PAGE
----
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Lu Xun Park

Formerly known as Hongkou Park, this is one of the city's most pleasant green spaces.

TravelCurious Tip

Like anywhere in Shanghai, at the wrong time the park can be choked with throngs of people, which rather defeats the point. Go during a weekday and you can really relax

Lu Xun Park sprawls out right behind Hongkou Football Stadium and is a delight to behold in spring and summer when its trees are in blossom. It makes a lovely change from the glass and steel skyscrapers along the Huangpu River. Take a stroll, and perhaps engage in a little tai chi with the elderly practitioners who pepper the park.


The park was initially simply Hongkou park, but it was renamed after the Chinese writer Lu Xun who lived nearby during the last years of his life, before being buried in the park when he died in 1936. He was a popular intellectual and his coffin was draped in a flag bearing the words “The Soul of the Nation” on it. He was later canonised by the Communist Party, who liked to quote him rather selectively for their own ends.


Astonishingly, the park was not even open to Chinese visitors until 1928; it was founded by the foreign community and its design was based on a park in Glasgow, Scotland, with a golf course, tennis courts, swimming pool and bowling green — in short, everything you needed for a swell expat life.


Unsurprisingly, these policies were pretty controversial and did not last long under the Republic of China. In the film “Fist of Fury,” Bruce Lee famously tries to enter a public garden and is barred, resulting in him kicking and snapping the sign displaying the ban. Understandable, really!

Nearby Attractions

See all attractions in Shanghai
Lu Xun Museum
This former residence charts the life of one of China's most celebrated literary figures.
Duolun Road Cultural Street
This picturesque street was once the home of many of China's most famous writers.
Hongde Temple
This church is built in a Chinese style and features a grey-brick interior and high wooden ceilings.
Shanghai Duolun Museum of Modern Art
Expand your knowledge at this lesser known art museum focusing on experimental contemporary art.
Jewish Refugees Museum
Formerly the Ohel Moshe Synagogue, the exhibitions displays stories of Shanghai Jews in words and pictures.
Egg Pancake
Experience the joy of tasting Jianbing (egg pancake), one of China's best-kept culinary secrets.

Related Tours

Hongkou District: Private Tour of Shanghai’s Cultural Hub with Tickets
Explore the fascinating Hongkou district, former home to leftwing writers, Jewish refugees and Anglo-American colonizers on this private full-day walking tour with tickets to the Lu Xun, Modern Art and Jewish Refugees Museums, and the Hongde Temple. On your private tour you will: 

  • Take a step back from the tourist trail and enjoy the personalised attention of your private tour guide through Hongkou.
  • Commence your tour at the Lu Xun Museum, with skip-the-line access. Dedicated to the life and work of Lu Xun – the writer considered the founder of modern Chinese literature and leader of the Chinese League of Left-Wing Writers in Shanghai in the turbulent 1920s and 30s.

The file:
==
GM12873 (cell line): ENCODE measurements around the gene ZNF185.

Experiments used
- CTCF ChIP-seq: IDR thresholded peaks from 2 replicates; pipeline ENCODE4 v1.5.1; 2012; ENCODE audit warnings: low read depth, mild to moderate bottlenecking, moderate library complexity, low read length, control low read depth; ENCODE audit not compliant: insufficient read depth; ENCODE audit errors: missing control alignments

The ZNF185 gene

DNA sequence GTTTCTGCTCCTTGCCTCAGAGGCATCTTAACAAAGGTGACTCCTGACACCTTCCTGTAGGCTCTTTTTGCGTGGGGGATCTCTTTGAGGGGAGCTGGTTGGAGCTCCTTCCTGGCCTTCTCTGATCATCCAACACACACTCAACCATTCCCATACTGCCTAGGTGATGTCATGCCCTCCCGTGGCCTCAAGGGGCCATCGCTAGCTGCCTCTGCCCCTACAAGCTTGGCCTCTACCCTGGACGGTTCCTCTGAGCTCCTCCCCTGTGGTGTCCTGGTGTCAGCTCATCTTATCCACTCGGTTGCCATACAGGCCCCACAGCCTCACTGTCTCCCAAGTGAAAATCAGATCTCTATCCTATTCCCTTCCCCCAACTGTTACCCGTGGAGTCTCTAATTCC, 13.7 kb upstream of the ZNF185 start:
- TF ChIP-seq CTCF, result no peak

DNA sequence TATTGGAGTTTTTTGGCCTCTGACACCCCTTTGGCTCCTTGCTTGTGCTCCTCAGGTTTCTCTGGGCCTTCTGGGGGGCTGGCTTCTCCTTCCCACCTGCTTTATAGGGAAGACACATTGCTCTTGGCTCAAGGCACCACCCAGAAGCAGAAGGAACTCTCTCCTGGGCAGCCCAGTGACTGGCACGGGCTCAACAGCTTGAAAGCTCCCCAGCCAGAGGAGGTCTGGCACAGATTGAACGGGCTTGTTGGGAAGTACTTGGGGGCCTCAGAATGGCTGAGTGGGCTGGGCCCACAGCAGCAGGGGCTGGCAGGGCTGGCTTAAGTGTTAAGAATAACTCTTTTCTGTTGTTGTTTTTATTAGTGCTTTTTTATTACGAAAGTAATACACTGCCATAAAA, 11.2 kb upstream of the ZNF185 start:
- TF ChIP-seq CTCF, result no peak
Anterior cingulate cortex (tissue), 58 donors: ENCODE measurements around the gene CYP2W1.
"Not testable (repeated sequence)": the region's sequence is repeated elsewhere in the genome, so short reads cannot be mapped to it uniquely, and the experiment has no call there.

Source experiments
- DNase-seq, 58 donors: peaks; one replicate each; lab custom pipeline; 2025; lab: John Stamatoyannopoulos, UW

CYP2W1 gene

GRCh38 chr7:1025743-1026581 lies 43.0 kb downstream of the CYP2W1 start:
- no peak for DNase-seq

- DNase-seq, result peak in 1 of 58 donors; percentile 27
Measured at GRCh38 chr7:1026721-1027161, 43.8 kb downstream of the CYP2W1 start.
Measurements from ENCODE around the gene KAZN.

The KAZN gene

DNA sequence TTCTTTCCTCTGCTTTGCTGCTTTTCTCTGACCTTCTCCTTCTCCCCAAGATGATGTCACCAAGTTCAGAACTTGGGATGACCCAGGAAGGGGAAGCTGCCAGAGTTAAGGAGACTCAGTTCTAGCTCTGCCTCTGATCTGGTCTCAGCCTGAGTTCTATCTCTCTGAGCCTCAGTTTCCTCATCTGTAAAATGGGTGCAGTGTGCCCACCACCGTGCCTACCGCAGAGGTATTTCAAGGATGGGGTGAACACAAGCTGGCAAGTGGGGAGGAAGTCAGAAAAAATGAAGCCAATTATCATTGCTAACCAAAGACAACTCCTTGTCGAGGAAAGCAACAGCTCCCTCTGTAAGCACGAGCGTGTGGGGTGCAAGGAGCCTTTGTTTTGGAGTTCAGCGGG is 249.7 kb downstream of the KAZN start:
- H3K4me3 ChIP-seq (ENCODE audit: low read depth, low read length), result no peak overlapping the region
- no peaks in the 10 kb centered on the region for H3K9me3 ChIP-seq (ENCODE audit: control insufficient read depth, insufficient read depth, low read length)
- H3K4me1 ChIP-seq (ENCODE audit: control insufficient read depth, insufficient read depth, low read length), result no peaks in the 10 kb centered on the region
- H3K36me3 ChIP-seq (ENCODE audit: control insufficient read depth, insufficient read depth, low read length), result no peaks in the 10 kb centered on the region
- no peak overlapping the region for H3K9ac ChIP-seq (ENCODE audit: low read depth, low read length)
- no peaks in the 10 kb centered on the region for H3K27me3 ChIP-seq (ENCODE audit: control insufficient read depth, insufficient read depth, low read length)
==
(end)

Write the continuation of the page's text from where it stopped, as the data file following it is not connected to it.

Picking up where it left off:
• Enjoy a relaxing stroll through Lu Xun Park.
  • Walk down Duolun Road cultural street.
  • Pass by the Hongde Temple – a unique Christian church built in the Chinese temple style.
  • See the old Lilong alleys where the Chinese lived in squalid housing during the war.  
  • Wander through the Museum of Modern Art – admiring the birthplace of Shanghai’s style. 
  • Visit the former Ohel Moshe Synagogue - now the Jewish Refugees Museum and learn about the Jewish community here, who called it ‘Little Vienna’ during WW2. 
In the northeast corner of downtown Shanghai, you’ll find the captivating, off the beaten path district of Hongkou, a living, breathing museum to Shanghai’s complex political and cultural history. You’ll find relics of its colonial past, its left-wing art and culture scene, the Memorial Site of the 4th National Congress of the CPC, museums to modern art, the Jewish community and refugees of many backgrounds, through many wars, as well as the plethora of homages to Lu Xun, the author, essayist and translator. Famous for writing in the vernacular of the common Chinese man, he is considered by many to be the founder of modern Chinese literature.  Both the park and the Museum (his former home) are named for him. Your guide will also point out the many houses of renowned left-wing rebel intellectuals from the early twentieth century. 

Hongkou is situated at the confluence of the Huangpu River and Suzhou Creek and was part of the American and British settlement, the so-called ‘Shanghailanders’ in the mid-nineteenth century, who refused to pay taxes to the Quing government of the day. During the First World War Japanese troops and civilians moved in and it became known as ‘Little Tokyo’, and by the beginning of the Second World War, it officially fell to Japan. The remaining Brits and Americans were put into the internment camp at Lunghua Civilian Assembly Centre alongside the Chinese prisoners.

The Chinese who were allowed to stay in Hongkou lived in squalor, in Lilong – narrow, claustrophobic alleys, the remnants of which your guide will show you.

With its focus on experimental contemporary art, you will get a taste of Shanghai’s modern cultural scene on Duolun Cultural road where you’ll venture inside the Museum of Modern Art and see the unique Hongde Temple – a Chinese styled Christian church.

Finally, your tour guide will take you to the former Ohel Moshe Synagogue - now the Jewish Refugees Museum. If Hongkou was Little Tokyo at the beginning of the war, by the middle years, it became the Jewish Ghetto or ‘Little Vienna’ as the Jewish Community called it, and is where your tour ends. 
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